The value of Pacific sardine as forage fish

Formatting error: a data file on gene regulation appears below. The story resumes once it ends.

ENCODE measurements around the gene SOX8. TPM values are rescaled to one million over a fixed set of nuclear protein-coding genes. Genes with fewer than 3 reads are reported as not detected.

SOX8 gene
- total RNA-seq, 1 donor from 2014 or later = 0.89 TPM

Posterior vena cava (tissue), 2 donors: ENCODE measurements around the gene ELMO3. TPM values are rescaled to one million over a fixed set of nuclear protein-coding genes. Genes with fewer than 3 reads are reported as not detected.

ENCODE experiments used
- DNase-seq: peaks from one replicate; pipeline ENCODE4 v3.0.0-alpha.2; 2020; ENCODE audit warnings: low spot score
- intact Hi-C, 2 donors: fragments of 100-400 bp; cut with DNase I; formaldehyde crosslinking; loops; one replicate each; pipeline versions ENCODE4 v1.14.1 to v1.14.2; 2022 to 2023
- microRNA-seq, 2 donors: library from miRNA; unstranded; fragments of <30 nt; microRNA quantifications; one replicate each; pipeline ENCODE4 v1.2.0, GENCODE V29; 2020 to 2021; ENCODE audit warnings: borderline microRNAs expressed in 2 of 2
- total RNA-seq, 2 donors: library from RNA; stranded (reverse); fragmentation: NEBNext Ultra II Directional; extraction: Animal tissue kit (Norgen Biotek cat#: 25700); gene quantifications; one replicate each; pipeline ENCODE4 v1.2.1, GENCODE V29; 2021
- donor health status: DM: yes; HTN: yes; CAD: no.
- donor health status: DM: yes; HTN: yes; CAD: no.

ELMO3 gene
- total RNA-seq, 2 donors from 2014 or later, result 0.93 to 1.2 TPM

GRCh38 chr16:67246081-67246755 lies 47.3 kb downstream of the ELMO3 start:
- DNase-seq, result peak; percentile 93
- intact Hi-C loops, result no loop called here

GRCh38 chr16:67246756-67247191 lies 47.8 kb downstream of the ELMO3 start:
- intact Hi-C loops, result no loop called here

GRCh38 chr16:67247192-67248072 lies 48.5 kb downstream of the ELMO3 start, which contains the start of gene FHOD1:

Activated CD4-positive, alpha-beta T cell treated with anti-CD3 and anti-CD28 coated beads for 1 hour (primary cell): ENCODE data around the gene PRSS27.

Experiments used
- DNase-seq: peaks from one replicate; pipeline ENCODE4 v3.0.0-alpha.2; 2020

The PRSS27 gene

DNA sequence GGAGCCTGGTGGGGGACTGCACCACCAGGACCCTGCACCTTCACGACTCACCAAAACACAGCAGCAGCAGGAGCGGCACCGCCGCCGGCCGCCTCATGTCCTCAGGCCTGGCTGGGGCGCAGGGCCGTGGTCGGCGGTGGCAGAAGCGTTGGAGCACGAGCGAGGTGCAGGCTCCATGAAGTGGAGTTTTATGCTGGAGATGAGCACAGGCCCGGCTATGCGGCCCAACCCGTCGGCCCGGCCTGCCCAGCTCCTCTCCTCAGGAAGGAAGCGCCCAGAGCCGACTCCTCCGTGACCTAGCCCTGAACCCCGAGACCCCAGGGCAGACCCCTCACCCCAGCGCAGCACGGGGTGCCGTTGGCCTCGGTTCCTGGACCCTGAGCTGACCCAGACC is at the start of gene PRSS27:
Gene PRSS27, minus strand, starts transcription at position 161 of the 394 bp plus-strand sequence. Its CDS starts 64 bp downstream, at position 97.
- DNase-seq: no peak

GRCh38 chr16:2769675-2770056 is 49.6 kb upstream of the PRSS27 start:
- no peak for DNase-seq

This paper develops a simple bioeconomic model to investigate the economic and ecological issues associated with the commercial harvest of Pacific sardines relative to their value as forage for commercially, recreationally, and ecologically important predators in the California Current ecosystem. The model was used to evaluate how changes in the net per unit value of sardines, the net per unit value of sardine predators, and the transfer efficiency of predators affect the total net value of sardines, i.e. the net value of catches and the net value from sardine predation. Given recent market conditions for sardines and their commercial predators, and transfer efficiencies derived from predation data of the 1960s, it was found that the value of commercially caught predators and the efficiency by which they convert sardines to exploitable biomass were most important in determining the viability of the sardine fishery. The values assumed for predators that are not commercially caught were of no consequence under these conditions. Taking the value of sardines as forage into account does not necessarily mean an either-or situation for the fishery. As long as there is some measure of net value from the fishery and net value from predation, both benefit society at large.
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